Book 20 in the Gabriel Allon series is disappointing but don’t let that put you off reading the earlier novels because they are terrific.
The Order by Daniel Silva is Book 20 in the Gabriel Allon series. I’ve long been a fan of these. Okay, the back story is pretty preposterous but the stories themselves are page turners — exciting, interesting and (I think) well-written. I look out for the new ones and try to get them as soon as I can; and I sometimes re-read the ones on my bookshelves.
Gabriel Allon is a world-renowned art restorer. Art restoration is his cover job. His sideline job is assassin and agent for Israeli security services. The only son of two survivors of the Holocaust he was recruited by Mossad as a young man to join the team that hunted and killed the Palestinian terrorists who murdered 11 Israeli athletes at the 1972 Munich Olympics. Once that mission had been completed Allon became a part-time assassin, doing covert ops between his art restoration projects.
The early stories in this series are gripping and interesting; the last few books rather less so. But I’d decided this was probably because Allon is now older and has become head of the Israeli Security Service (reluctantly). I’m not sure which direction the series is going to go now but I hope Allon rediscovers his ‘mojo’ soon!
The Order starts well. Allon is on holiday in Venice with his family when it’s announced that the Pope has died. In earlier stories Allon has had dealings with the Pope and become good friends with him and his private secretary, Archbishop Luigi Donati. So, when Donati contacts Allon and says he suspect the pontiff has been murdered, Allon goes to Rome.
From that point the story turns into an archaeological mystery. It seems the Vatican archives had a copy of the Gospel of Pilate (that’s Pontus Pilate) which would cast new light on Christ’s trial and crucifixion.
The manuscript has been removed from the archives by a shadowy Catholic society called the Order of Saint Helena, which had a close relationship with Hitler and the Nazis during World War II. Currently financed by a reclusive German billionaire, it has several Catholic Archbishops as members and is now manoeuvring to have one of these elected as the next pope.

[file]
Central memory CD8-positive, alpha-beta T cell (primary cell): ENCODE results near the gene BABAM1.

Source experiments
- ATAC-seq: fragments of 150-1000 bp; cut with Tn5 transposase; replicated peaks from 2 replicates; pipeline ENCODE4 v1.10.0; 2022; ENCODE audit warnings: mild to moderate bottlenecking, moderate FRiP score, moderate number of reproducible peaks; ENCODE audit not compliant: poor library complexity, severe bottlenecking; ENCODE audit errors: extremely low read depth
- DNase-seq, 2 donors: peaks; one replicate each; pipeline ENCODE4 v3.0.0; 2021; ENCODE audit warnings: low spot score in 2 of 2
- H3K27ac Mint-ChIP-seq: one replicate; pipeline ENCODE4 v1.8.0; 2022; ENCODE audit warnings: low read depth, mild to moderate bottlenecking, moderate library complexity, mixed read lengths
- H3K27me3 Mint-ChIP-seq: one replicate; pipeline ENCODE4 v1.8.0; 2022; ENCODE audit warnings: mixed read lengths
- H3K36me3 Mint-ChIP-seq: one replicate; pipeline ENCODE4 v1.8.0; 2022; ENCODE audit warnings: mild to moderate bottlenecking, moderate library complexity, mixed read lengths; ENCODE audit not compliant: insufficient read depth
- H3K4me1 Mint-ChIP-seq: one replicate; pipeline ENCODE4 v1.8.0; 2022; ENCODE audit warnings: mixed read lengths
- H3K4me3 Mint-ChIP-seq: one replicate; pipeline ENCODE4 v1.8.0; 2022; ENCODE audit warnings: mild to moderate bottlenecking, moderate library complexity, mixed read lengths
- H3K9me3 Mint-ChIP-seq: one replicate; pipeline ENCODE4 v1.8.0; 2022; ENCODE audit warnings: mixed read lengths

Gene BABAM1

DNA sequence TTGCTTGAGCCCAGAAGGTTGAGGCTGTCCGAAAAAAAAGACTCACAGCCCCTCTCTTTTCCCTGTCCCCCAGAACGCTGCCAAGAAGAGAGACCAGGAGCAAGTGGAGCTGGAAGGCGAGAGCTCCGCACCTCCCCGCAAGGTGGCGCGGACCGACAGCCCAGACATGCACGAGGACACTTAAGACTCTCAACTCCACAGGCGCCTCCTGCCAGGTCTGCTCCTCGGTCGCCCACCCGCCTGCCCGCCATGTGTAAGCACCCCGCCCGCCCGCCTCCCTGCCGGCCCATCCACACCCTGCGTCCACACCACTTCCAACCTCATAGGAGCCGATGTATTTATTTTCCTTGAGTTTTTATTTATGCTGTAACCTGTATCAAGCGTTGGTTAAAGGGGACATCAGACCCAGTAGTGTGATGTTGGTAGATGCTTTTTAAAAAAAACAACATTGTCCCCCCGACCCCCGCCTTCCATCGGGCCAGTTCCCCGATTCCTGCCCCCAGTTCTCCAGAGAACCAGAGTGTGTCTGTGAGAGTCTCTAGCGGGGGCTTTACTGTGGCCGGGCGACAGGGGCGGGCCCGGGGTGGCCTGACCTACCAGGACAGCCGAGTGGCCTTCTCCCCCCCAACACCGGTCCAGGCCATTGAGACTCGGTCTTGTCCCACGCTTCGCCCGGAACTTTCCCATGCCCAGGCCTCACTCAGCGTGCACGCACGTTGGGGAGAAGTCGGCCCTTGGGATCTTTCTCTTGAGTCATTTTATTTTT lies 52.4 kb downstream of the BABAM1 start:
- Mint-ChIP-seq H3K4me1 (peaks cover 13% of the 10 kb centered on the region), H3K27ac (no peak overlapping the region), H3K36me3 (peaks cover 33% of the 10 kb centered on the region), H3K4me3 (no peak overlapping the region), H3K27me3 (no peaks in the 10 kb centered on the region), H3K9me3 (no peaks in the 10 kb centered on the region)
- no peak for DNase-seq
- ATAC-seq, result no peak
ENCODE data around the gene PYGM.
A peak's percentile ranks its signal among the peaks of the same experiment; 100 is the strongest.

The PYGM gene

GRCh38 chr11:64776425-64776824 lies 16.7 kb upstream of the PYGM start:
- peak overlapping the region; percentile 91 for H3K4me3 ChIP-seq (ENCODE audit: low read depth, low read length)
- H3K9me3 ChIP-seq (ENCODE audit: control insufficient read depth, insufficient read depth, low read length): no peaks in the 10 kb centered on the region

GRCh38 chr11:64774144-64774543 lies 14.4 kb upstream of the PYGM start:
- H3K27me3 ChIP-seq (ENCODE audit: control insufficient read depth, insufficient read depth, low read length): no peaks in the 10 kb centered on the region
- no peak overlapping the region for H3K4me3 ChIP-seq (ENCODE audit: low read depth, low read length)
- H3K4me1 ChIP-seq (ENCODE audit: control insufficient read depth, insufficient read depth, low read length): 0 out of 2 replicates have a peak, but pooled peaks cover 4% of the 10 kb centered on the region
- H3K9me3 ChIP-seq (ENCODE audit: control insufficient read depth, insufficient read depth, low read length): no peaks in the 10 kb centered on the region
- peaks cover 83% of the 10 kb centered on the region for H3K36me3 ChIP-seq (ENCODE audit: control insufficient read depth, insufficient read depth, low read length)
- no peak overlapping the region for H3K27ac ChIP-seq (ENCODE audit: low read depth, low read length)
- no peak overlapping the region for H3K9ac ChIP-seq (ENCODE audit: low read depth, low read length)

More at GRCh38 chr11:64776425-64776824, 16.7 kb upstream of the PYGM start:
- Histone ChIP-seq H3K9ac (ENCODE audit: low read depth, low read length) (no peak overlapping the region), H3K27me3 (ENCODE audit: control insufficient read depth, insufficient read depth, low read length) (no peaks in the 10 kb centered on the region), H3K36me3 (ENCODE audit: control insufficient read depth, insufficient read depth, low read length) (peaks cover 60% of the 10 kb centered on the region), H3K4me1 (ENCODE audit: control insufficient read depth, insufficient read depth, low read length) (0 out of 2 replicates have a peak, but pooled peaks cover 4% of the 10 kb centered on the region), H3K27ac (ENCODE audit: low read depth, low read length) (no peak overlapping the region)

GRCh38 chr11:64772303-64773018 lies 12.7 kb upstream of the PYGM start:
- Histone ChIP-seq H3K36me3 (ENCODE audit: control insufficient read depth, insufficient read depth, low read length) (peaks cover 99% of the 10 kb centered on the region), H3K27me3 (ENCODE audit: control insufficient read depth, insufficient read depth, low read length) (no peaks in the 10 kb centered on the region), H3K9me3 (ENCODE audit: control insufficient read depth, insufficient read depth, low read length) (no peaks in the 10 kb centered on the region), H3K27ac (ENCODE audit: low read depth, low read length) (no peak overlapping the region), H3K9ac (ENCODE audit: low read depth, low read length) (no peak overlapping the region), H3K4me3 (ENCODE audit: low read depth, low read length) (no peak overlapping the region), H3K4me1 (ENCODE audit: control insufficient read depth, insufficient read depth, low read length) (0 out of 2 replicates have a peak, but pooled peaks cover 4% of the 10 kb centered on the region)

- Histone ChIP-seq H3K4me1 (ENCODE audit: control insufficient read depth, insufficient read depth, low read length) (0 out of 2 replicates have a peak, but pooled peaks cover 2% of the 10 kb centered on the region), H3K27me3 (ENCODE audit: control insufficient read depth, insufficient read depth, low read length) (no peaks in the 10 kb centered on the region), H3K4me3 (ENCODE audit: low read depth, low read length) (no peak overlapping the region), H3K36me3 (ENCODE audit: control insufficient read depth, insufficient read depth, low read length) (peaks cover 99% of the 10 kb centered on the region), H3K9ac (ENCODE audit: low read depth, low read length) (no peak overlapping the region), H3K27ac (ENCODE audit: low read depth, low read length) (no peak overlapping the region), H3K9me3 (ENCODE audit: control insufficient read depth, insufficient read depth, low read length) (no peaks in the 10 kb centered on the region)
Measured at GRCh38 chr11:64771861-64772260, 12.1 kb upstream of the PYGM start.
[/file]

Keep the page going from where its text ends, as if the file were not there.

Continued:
Allon and Donati decide to hunt the Gospel down, prove that the Order of Saint Helena had murdered the pope and expose their plot to ‘steal the papacy’. The action – what there is of it – isn’t terribly exciting and the path of the story is predictable. I was quite pleased to reach the end.
Why it doesn’t work
One of the reasons I usually enjoy these books — apart from the fact that they’re ripping good yarns — is that they are thought-provoking. They look at the world through Israeli eyes, albeit in an international context, so you’ll often be made to question what you think you know. Within his stories Silva attempts to explain some of the history and background to the Middle East conflicts, and does so with a light touch that makes them interesting to read.
But in The Order there’s too much discussion about biblical history, about Pilate, the Gospels and the origins of anti-Semitism. It’s not totally uninteresting but it detracts from the story and, at times, makes it feel as if you’re reading a text book.
The Gabriel Allon series
Don’t be put off trying this series on the basis of this review. But start with the early books, which are exciting and intricate thrillers. They are pacy and well plotted, and difficult to put down.
I’m not going to stop reading the Allon series but I won’t be quite as eager to get the next book as I have been. As far as The Order is concerned, I’m afraid I only give it 3-Stars and one of those might be down to reader loyalty.
Review by: Cornish Eskimo